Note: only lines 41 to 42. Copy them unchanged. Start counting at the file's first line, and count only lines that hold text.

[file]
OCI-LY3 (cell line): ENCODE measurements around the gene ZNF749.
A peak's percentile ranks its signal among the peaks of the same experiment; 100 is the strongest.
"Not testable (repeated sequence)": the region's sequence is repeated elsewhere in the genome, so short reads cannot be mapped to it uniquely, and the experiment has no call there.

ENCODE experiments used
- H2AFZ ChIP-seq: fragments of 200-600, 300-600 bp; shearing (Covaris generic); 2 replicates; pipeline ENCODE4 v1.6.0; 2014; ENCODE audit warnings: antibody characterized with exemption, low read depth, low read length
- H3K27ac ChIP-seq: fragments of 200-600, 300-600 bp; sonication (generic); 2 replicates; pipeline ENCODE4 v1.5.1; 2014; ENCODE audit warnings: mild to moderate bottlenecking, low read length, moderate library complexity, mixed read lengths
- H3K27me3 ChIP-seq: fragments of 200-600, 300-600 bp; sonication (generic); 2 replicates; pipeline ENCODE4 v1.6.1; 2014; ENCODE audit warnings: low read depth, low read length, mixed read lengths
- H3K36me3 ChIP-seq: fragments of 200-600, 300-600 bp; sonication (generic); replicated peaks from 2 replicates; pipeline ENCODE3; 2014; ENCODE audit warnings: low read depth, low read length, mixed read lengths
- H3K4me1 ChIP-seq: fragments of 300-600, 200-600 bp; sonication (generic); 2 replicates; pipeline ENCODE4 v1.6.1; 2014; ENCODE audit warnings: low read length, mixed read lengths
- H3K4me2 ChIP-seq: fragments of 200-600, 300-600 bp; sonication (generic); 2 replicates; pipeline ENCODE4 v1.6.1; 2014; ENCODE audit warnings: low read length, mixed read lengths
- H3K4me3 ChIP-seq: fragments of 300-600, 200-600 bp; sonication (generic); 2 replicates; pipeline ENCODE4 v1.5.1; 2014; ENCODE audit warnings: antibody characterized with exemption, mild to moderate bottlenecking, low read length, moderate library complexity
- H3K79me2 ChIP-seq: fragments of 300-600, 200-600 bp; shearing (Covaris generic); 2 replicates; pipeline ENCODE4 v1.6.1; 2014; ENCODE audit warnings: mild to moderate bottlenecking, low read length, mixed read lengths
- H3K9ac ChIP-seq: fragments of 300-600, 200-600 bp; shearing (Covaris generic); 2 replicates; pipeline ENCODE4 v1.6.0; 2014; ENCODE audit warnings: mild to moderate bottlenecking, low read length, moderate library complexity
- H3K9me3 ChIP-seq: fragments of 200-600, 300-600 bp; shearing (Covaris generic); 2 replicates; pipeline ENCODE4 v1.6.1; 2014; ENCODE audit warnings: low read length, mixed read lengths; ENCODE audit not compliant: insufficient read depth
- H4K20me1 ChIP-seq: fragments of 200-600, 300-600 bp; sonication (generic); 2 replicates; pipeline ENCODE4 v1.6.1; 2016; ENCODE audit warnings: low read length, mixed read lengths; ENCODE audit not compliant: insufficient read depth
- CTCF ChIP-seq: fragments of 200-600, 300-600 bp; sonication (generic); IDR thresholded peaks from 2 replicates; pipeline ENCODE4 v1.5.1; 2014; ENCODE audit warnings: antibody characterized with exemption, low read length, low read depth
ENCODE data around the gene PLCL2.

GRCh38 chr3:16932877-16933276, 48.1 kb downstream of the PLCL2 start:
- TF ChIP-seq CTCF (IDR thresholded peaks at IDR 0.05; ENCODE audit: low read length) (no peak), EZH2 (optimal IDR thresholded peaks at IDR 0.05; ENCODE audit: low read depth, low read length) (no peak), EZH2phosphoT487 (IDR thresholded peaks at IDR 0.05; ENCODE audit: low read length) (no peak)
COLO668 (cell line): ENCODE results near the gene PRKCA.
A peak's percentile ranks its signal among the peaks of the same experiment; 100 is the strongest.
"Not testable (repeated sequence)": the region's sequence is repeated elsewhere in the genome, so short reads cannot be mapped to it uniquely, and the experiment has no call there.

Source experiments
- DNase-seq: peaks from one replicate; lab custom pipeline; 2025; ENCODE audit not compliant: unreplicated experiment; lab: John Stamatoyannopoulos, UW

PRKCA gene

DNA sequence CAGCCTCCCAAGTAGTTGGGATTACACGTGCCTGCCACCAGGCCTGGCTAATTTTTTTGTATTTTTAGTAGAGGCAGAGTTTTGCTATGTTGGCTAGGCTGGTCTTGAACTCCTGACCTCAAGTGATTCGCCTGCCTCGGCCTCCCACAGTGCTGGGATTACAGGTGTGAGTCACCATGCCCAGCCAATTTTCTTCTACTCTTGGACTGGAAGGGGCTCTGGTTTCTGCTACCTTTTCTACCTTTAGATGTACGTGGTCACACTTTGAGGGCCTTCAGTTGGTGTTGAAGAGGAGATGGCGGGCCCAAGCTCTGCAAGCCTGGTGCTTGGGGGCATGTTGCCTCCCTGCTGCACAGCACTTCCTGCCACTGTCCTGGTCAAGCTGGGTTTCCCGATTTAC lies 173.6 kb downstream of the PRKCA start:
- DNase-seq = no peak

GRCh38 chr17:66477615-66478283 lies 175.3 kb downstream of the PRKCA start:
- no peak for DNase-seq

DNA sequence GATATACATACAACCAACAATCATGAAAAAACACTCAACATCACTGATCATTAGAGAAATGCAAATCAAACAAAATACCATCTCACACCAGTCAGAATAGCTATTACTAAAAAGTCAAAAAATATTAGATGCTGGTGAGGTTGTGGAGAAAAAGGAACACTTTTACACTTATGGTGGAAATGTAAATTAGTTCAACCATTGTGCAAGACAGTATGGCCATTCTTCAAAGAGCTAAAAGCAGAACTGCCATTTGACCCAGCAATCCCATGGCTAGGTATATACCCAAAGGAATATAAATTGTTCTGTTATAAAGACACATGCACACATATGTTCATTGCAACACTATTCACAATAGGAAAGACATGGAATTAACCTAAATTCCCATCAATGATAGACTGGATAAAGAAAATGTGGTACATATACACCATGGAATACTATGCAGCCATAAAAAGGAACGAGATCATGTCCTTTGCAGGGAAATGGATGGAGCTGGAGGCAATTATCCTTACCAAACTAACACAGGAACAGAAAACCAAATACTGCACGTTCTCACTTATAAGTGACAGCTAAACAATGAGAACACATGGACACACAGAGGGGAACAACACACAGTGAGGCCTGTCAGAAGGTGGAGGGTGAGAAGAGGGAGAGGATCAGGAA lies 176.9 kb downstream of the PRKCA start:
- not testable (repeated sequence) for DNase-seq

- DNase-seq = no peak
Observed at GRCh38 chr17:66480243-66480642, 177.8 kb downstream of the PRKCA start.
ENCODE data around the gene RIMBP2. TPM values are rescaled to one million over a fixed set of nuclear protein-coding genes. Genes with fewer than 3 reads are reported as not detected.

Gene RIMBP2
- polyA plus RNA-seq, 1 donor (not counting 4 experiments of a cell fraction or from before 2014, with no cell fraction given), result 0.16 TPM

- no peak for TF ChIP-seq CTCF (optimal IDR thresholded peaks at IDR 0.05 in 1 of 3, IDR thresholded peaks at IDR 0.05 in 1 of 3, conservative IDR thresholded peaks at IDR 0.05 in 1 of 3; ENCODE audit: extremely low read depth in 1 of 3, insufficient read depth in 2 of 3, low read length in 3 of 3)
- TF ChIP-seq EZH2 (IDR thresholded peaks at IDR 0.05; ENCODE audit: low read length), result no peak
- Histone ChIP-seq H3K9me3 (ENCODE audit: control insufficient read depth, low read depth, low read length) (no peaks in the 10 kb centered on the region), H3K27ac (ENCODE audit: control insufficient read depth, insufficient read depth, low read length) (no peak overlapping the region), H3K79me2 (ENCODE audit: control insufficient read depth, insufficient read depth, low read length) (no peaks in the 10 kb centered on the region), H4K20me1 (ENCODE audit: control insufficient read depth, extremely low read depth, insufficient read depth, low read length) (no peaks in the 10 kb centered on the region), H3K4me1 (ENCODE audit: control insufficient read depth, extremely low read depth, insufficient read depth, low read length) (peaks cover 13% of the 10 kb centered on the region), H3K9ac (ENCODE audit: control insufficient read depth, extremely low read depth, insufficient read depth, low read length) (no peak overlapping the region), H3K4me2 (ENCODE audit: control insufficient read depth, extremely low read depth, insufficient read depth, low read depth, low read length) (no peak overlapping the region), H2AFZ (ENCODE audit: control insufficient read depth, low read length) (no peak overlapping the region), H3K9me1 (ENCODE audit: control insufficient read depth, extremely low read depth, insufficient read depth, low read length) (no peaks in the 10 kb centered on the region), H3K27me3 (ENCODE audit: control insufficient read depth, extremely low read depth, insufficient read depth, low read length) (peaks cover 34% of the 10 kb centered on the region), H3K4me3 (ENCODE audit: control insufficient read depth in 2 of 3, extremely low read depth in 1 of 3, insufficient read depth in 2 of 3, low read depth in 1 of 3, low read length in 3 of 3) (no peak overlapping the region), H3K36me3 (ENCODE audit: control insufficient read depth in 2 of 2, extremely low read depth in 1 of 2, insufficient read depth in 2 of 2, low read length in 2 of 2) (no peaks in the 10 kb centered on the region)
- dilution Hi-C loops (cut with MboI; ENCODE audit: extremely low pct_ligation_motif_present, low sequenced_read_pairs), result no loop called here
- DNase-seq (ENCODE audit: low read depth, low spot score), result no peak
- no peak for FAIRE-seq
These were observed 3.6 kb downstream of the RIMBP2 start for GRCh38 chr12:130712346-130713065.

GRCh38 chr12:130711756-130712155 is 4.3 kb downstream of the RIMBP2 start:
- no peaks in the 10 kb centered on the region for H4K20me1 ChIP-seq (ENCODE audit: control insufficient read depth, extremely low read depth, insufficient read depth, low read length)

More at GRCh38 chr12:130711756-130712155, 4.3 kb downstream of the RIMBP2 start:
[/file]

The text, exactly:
- DNase-seq (ENCODE audit: low read depth, low spot score), result no peak
- no peak for FAIRE-seq